The basis for vacating an arbitration award is that the arbitrator failed to disclose “a ground for disqualification of which the arbitrator was then aware.” (§ 1286.2, subd. (a)(6)(A).) Dornbirer asserts that each and every item of information that is required to be disclosed pursuant to section 1281.9 constitutes a “ground for disqualification.” Kaiser counters that such a reading of the statute would have absurd results, in that a party could successfully move to have any arbitration award vacated if an arbitrator failed to disclose the amount of a single prior award or failed to provide the name of a single attorney involved in a prior arbitration. We agree with Kaiser that section 1286.2 cannot be read to nullify every arbitration award that stems from an arbitration in which the arbitrator failed to disclose all of the details of prior arbitrations, particularly where neither party challenged the arbitrator despite being aware that this information was not contained in the arbitrator's disclosure. For this reason, we conclude that not every item of information that is required to be disclosed under section 1281.9 constitutes a “ground for disqualification” as the term is used in section 1286.2. Rather, the most reasonable interpretation of the statutory scheme is that the words “failed to disclose within the time requires for disclosure a ground for disqualification of which the arbitrator was then aware” in section 1286.2 refer to a failure to disclose the existence and nature of any relationship between the arbitrator and the parties or the parties' attorneys, not the specifics of each such relationship.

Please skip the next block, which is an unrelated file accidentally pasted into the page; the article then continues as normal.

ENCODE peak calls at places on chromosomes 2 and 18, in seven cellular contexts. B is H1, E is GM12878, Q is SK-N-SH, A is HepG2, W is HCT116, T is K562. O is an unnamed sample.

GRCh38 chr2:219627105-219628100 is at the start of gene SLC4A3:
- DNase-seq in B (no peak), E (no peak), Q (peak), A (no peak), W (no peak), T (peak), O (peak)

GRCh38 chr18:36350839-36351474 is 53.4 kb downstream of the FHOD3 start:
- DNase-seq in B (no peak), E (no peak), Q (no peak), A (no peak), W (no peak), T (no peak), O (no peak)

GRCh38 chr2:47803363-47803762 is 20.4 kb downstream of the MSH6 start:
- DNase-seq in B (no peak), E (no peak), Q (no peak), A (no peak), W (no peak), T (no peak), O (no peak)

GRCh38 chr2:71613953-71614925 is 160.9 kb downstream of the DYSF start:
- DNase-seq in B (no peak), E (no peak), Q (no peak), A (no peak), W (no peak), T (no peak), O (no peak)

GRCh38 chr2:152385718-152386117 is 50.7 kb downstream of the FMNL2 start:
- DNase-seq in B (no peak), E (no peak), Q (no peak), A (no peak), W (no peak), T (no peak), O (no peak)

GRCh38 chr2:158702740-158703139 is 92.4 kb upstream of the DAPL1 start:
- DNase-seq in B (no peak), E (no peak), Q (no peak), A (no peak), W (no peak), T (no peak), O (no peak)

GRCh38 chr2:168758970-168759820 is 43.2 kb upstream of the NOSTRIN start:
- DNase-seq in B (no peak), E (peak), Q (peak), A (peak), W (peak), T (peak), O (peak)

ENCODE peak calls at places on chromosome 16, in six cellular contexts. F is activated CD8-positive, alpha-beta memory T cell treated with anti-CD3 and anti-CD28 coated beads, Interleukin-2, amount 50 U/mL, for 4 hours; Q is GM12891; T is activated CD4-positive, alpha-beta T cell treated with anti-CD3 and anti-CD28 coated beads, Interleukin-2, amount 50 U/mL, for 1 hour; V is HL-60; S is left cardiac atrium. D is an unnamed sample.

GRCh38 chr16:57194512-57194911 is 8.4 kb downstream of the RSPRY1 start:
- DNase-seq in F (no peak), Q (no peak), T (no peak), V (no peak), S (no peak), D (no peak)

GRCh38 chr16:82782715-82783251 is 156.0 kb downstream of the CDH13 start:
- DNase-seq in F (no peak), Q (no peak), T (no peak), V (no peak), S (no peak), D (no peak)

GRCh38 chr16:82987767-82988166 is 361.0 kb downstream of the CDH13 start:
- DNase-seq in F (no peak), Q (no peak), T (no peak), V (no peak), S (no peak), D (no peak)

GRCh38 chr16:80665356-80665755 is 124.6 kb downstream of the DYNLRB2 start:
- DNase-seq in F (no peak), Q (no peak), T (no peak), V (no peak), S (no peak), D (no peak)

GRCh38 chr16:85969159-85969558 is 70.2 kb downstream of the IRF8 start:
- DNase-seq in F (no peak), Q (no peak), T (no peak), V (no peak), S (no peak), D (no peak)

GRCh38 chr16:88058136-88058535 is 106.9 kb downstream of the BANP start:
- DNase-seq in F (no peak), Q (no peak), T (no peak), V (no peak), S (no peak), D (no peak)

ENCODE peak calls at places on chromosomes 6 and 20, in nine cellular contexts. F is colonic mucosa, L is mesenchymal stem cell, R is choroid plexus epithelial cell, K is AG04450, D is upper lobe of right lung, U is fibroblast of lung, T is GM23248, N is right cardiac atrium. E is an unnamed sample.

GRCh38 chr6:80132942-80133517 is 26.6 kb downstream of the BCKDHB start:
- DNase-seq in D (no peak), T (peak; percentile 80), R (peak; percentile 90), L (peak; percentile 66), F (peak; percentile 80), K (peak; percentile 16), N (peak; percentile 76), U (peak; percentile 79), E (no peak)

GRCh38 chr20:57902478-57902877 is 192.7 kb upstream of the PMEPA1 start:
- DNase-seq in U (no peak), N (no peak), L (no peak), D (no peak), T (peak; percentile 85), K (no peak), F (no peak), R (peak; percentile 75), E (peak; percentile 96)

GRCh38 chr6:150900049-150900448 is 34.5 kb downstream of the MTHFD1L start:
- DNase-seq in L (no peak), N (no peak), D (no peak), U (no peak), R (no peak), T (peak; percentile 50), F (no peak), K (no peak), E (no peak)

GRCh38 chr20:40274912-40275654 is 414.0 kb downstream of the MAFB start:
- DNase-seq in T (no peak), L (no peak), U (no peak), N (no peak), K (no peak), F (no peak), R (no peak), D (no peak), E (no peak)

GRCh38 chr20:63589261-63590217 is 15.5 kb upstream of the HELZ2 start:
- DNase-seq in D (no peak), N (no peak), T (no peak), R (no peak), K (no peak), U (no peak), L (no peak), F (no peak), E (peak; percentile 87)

When a party has been informed of the existence of a prior relationship between the arbitrator and another party or an attorney, that party is aware of facts that would put the party on notice of the potential for bias. If the arbitrator does not include additional information regarding such a relationship in the disclosure, a party has sufficient information to inquire of the arbitrator concerning that information. It is only when the arbitrator fails to acknowledge the existence of such a relationship that a party is without sufficient information to question the impartiality of the arbitrator.
This case does not present a scenario in which a party was unaware that the arbitrator had previously been involved in prior arbitrations with the other party and had no opportunity to request information to shed light on the extent of that relationship. Unlike a situation in which an arbitrator wholly fails to acknowledge his or her participation in a prior arbitration involving a party or its attorneys, Adelman put Dornbirer on notice that he had served as an arbitrator in a number of cases in which Kaiser was a party. Dornbirer was clearly aware that Adelman had not provided the particulars surrounding the prior matters he disclosed, but she did not raise this as an issue prior to the arbitration. Rather, she agreed to go forward with the arbitration. Allowing Dornbirer to successfully petition to vacate the arbitration award in this case, at this stage of the proceeding, on the ground that Adelman failed to provide the dates, the names of other attorneys, or the specifics of prior awards as to the arbitrations about which Dornbirer was aware, would undermine the statutory scheme. Under Dornbirer's interpretation, a party could simply hold off on raising the issue of the completeness of the arbitrator's disclosure, wait to see if he or she is pleased with the arbitration award, and, if unhappy with the award, challenge the award on the basis that the arbitrator failed to disclose information that the party could have easily requested prior to the arbitration.